Trinity has a strong commitment to academic excellence and nurturing its students’ growth at all levels of their education. We were recently accepted to participate in a collaborative Community of Practice, along with 15 other schools from around NSW, focussed on lifting learning outcomes for high potential students. The project is titled ‘ELEVATE’ and has been initiated by the Association of Independent Schools of NSW, supported by strategic partnerships with the UK-based Innovation Unit and the Australian Institute for Teaching and School Leadership (AITSL).
Educational neuroscience presents many opportunities and challenges for educators. Through brain imaging technologies we now know that the brain changes constantly as a result of learning and remains ‘plastic’ throughout life. We’re also beginning to better understand the unique ways in which boys’ and girls’ brains function. This research can help us to understand and raise boys.
This is not to say that the brain development of all boys and all girls is identical, but new functional magnetic resonance imaging (fMRI) research shows that there are some consistent patterns.
Many aspects can impact on a boys’ neurological development that significantly affect how they engage with their schooling. We’ve identified six key aspects here:
Topics: Boys' education
Trinity is considered among the very best schools in the nation and, indeed, the world. However, this may not always be reflected in the league tables, which are formulated by the percentage of HSC Band 6 results alone.
Here’s why …
Topics: All boys education
A key finding from research on boys’ schooling highlights the importance of boys’ sense of attachment or belonging to their school environment. Not only is this sense of connection a major protective factor against risk behaviours as they get older, recent research has also shown its key importance in enhancing student achievement.
At Trinity Grammar School, Sydney, we regard such teacher-student relationship as being a critical factor in ensuring your son has every opportunity to succeed and find meaning and purpose in his schooling. This is very significant for boys.
At Trinity, we are committed to setting academic standards of the highest order, nurturing and challenging our boys to exceed their potential. The School’s introduction of the International Baccalaureate (IB) Diploma back in 1997, and our adoption of the Primary Years Programme (PYP) at both the Preparatory and Junior Schools in more recent years, are testimony to our desire to set academic standards beyond state or national benchmarks for our boys. While various debates, both old and new, as to how to ‘fix’ education arise, it will not deter or distract us from the unambiguous pursuit and promotion of academic excellence within our School.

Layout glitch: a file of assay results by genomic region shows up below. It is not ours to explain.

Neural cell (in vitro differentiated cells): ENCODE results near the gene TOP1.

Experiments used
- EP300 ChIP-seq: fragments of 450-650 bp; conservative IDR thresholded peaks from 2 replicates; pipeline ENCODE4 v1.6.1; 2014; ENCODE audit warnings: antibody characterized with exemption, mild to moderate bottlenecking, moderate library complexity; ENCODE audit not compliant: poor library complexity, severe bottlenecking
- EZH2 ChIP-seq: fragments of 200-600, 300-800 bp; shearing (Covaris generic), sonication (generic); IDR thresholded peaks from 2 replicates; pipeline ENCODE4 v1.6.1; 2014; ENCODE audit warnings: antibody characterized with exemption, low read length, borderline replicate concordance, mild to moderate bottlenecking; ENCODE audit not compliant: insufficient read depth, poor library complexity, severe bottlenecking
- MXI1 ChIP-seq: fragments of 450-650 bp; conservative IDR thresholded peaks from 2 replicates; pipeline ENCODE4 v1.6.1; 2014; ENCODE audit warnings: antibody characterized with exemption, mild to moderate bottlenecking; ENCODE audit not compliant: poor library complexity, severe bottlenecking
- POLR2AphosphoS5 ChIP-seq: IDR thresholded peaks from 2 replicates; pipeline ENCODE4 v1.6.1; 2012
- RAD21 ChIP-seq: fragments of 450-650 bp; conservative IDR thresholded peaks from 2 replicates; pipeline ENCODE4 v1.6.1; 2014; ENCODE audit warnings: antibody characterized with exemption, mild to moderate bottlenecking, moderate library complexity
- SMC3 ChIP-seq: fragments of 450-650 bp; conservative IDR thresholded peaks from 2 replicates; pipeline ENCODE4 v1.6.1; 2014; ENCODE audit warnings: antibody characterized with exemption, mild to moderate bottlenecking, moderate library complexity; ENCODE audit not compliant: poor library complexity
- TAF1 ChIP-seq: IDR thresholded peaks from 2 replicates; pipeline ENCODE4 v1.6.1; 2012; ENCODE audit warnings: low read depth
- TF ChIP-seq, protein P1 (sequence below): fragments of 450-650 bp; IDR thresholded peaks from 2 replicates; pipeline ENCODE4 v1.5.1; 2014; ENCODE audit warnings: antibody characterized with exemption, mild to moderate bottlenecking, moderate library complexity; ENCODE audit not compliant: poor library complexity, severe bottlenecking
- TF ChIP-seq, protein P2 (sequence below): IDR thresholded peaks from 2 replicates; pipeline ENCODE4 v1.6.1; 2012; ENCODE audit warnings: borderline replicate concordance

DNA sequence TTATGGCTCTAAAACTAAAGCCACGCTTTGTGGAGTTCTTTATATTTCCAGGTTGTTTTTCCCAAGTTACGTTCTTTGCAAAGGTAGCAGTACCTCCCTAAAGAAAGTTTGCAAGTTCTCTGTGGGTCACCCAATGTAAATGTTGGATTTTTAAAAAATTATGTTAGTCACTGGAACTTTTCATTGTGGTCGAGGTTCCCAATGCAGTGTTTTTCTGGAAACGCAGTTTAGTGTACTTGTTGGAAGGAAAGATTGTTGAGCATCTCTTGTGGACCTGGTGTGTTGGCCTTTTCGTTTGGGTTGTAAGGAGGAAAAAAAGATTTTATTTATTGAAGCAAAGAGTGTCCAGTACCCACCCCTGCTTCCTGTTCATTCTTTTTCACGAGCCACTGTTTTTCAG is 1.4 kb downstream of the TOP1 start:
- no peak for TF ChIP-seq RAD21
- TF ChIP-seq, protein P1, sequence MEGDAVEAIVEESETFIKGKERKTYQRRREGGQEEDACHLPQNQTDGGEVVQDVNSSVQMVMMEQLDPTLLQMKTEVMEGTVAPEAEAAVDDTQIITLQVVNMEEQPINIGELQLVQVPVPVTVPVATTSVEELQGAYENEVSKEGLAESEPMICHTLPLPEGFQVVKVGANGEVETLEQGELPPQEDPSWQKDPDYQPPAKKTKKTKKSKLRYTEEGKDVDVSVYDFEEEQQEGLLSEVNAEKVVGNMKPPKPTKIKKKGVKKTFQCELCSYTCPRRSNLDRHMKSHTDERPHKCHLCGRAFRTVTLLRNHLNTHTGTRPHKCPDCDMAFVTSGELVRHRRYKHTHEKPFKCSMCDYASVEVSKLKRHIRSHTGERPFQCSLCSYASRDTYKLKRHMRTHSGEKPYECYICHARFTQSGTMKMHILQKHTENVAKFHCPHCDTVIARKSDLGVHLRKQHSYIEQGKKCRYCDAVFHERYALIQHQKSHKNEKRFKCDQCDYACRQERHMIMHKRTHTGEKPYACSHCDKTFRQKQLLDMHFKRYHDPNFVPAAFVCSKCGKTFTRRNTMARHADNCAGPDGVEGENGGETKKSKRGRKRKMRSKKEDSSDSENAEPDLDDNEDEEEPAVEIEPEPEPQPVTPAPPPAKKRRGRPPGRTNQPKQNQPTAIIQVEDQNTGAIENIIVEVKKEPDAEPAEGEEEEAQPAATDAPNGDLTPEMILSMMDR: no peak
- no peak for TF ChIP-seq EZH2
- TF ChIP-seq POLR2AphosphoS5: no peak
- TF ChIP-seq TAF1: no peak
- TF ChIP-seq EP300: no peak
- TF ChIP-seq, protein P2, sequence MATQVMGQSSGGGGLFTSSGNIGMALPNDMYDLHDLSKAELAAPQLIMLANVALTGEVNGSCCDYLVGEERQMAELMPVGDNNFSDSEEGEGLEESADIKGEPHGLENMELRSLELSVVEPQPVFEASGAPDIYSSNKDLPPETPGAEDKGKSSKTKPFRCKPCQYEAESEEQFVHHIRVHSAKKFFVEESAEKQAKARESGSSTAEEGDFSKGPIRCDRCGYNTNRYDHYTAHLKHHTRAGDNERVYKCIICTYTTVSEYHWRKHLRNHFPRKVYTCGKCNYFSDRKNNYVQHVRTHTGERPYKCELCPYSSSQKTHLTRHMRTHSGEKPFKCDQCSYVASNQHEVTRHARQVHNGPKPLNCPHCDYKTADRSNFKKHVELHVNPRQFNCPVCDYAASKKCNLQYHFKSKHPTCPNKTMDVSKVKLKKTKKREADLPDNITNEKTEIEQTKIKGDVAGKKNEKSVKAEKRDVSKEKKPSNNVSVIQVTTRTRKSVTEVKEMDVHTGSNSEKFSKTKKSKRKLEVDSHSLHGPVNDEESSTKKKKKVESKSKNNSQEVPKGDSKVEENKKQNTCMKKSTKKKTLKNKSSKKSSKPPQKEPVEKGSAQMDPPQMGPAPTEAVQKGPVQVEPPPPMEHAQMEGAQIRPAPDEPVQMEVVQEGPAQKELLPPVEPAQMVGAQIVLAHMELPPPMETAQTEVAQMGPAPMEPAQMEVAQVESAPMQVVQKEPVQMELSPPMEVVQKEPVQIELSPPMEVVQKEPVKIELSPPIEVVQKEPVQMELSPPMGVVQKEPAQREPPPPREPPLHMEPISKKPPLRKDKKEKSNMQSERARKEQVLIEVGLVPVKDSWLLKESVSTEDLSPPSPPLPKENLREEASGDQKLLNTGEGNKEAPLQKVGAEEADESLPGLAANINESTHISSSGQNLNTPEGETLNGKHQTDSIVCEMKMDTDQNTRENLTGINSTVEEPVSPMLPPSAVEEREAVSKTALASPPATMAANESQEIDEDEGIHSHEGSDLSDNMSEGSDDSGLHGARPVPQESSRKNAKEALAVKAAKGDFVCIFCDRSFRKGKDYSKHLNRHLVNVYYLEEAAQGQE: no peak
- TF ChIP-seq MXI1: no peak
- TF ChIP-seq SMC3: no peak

There are many aspects associated with boys’ neurological development that can significantly impact their engagement with schooling. The growing field of educational neuroscience presents many opportunities as well as challenges for educators.
Through brain imaging technologies, we are discovering more about the unique ways that boys’ and girls’ brains function. This is not to say that the brain development of all boys and all girls is identical, but new MRI research continues to show some consistent patterns.
Understanding boys is critical to support them in their learning. Some of the key aspects unique to boys are:
Topics: All boys education
Parents can have a profound impact on their son’s literacy learning, especially in relation to reading. Parents are essential in delivering the ‘reading for pleasure and purpose’ message to boys.
Research indicates that in order for boys to open up and talk, action-orientated activities such as sport, physical activity and movement in general are found to have positive results.
Boys can often reveal problems and issues of concern when engaged in activities such as walking the dog, kicking a football and participating in experiences they particularly enjoy.
In his publication, Boys And Their Schooling, Ian Lillico writes about how many boys convert their feelings to movement. Lillico argues that it’s very natural for boys and men to need space and use movement when they have an emotion or feeling to deal with. Essentially, movement for boys can rekindle their feelings. Here are some ways that Lillico provides as examples:
Topics: Boys and movement
Participation in sport is an important and unique component of a boy’s education. It provides boys with a sense of structure and collective purpose while cultivating a sense of competitiveness. This is important to encourage for the sake of enabling boys to give their best rather than simply for the sake of winning. Many boys tend to be task-oriented and understanding rules, boundaries and operating procedures of what they do is important. The emphasis on team sports at Trinity emboldens co-operation, camaraderie and mutual respect.
Boys benefit from sport in many ways, including:
Topics: Sport and boys
We aim to bring out the very best in all our boys at Trinity and ‘boys’ learning’ is our core business. So it’s important we work with parents to provide the optimum learning environment for our boys. The following seven tips, adapted from Andrew Fuller’s book Help Your Child Succeed at School, provide a great insight into improving your son’s learning at home.
Topics: Improve learning